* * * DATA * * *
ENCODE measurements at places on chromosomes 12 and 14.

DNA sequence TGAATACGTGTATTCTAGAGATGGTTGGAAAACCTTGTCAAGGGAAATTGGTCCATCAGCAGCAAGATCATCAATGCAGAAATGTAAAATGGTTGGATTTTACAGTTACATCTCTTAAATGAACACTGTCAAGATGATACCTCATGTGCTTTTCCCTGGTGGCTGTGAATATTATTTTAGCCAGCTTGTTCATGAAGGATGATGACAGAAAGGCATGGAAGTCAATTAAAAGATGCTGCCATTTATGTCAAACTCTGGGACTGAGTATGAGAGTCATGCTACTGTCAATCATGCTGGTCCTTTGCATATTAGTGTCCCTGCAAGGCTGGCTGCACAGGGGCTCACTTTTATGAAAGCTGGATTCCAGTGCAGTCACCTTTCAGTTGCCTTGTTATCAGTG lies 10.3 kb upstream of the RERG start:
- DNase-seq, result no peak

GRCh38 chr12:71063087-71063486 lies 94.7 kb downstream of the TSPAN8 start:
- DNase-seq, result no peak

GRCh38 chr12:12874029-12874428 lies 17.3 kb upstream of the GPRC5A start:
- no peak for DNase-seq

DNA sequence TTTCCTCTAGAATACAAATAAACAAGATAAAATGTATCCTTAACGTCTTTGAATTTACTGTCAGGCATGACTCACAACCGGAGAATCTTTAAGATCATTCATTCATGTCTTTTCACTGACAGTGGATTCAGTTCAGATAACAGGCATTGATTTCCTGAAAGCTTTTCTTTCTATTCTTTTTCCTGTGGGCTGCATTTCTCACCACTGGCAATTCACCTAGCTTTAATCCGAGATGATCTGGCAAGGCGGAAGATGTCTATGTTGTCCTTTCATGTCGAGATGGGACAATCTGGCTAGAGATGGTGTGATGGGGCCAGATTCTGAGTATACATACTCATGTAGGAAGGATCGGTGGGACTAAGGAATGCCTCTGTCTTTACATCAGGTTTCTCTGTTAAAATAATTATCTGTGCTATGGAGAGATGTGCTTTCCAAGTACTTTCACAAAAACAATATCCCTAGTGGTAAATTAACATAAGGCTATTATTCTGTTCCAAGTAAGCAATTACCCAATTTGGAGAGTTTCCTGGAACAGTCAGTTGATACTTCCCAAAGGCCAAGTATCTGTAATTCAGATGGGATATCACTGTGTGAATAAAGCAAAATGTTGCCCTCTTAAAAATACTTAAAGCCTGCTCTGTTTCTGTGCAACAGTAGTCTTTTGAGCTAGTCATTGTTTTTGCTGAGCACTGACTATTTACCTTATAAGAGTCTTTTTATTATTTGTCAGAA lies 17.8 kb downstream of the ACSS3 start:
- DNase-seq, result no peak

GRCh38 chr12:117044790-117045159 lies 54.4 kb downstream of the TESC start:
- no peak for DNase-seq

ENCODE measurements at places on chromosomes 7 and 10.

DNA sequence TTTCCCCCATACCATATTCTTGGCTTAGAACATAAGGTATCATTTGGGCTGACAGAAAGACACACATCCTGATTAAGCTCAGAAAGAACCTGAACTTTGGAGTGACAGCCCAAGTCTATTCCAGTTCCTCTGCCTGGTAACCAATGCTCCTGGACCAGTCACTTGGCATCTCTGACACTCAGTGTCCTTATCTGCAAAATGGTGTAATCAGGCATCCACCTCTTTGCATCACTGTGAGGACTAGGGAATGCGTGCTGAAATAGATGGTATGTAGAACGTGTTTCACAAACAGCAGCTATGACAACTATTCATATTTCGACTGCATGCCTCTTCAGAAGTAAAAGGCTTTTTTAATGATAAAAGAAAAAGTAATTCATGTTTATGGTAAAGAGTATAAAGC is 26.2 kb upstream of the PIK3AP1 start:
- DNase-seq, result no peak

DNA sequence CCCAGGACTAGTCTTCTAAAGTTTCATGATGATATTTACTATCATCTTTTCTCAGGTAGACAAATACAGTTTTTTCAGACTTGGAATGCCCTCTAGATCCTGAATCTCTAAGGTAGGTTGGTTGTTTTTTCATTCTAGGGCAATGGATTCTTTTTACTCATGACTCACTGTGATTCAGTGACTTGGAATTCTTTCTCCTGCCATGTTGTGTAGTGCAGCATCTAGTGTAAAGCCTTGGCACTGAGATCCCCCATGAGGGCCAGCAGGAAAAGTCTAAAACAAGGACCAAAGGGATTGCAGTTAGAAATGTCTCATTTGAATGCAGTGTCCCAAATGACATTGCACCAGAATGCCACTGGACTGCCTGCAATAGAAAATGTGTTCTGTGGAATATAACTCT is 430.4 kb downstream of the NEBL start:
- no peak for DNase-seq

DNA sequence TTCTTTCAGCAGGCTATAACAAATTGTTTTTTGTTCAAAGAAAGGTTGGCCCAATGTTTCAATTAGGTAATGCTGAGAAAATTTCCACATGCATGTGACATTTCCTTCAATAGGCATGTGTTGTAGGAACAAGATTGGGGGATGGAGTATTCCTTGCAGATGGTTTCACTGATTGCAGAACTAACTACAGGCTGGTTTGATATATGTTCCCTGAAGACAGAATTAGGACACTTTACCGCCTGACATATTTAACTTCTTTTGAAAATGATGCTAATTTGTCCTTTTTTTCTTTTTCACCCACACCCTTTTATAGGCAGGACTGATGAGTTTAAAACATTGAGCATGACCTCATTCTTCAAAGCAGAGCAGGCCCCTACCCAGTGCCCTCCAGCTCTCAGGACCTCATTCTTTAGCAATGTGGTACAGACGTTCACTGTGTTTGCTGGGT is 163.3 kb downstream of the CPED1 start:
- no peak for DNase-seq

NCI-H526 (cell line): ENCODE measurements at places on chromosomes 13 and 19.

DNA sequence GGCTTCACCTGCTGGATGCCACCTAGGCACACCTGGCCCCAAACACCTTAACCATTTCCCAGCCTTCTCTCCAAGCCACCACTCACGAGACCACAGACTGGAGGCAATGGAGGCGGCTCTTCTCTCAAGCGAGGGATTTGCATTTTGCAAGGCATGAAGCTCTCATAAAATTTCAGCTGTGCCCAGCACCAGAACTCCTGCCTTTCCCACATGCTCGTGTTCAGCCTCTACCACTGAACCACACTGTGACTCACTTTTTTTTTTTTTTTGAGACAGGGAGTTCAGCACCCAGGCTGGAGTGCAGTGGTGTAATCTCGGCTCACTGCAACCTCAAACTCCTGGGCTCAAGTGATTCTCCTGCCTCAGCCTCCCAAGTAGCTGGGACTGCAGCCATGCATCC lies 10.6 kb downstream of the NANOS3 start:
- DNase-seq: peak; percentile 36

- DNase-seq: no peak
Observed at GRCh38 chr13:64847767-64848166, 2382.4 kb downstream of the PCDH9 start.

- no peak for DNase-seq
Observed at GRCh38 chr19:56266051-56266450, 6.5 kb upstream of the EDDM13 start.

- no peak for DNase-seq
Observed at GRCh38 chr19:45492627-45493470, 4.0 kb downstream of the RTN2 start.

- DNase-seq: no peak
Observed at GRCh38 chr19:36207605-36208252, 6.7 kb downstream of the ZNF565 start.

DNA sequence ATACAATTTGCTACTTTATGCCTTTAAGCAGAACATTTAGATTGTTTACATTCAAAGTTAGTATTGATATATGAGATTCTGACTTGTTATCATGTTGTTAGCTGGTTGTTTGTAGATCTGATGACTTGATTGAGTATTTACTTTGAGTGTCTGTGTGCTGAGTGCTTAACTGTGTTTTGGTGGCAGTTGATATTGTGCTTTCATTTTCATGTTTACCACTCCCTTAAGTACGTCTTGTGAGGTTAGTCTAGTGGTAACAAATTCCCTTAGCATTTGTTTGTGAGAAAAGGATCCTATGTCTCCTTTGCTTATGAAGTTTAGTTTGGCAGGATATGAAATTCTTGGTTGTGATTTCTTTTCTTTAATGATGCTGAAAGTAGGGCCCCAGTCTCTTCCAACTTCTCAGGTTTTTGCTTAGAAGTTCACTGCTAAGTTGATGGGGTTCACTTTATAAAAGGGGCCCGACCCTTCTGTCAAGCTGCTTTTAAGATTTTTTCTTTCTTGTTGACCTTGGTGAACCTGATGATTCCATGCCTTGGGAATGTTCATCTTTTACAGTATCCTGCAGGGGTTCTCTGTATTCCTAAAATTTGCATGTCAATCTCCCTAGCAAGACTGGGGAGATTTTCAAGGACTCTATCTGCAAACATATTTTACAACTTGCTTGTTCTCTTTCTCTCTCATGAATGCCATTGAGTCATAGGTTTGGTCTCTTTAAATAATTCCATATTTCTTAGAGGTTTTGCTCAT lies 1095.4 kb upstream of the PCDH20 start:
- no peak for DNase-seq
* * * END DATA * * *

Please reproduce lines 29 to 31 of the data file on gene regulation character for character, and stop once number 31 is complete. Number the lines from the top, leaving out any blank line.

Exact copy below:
Observed at GRCh38 chr19:36207605-36208252, 6.7 kb downstream of the ZNF565 start.

DNA sequence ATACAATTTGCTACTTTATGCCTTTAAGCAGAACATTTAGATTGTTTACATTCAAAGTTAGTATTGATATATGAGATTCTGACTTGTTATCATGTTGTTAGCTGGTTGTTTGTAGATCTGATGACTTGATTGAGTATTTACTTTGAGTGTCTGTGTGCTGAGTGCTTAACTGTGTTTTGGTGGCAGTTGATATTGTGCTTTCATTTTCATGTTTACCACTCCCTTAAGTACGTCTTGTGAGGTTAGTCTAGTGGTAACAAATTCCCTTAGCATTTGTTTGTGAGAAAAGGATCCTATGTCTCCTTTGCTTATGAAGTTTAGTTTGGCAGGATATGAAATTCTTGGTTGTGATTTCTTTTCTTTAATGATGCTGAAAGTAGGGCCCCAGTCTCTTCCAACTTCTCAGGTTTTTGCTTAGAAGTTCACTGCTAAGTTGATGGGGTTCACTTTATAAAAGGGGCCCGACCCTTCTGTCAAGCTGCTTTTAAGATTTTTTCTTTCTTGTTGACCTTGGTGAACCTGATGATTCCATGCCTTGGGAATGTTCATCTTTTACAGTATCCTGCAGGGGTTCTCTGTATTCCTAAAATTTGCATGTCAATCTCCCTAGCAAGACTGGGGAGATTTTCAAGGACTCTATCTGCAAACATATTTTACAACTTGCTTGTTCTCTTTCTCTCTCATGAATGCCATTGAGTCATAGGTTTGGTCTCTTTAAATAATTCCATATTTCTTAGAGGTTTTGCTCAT lies 1095.4 kb upstream of the PCDH20 start:
- no peak for DNase-seq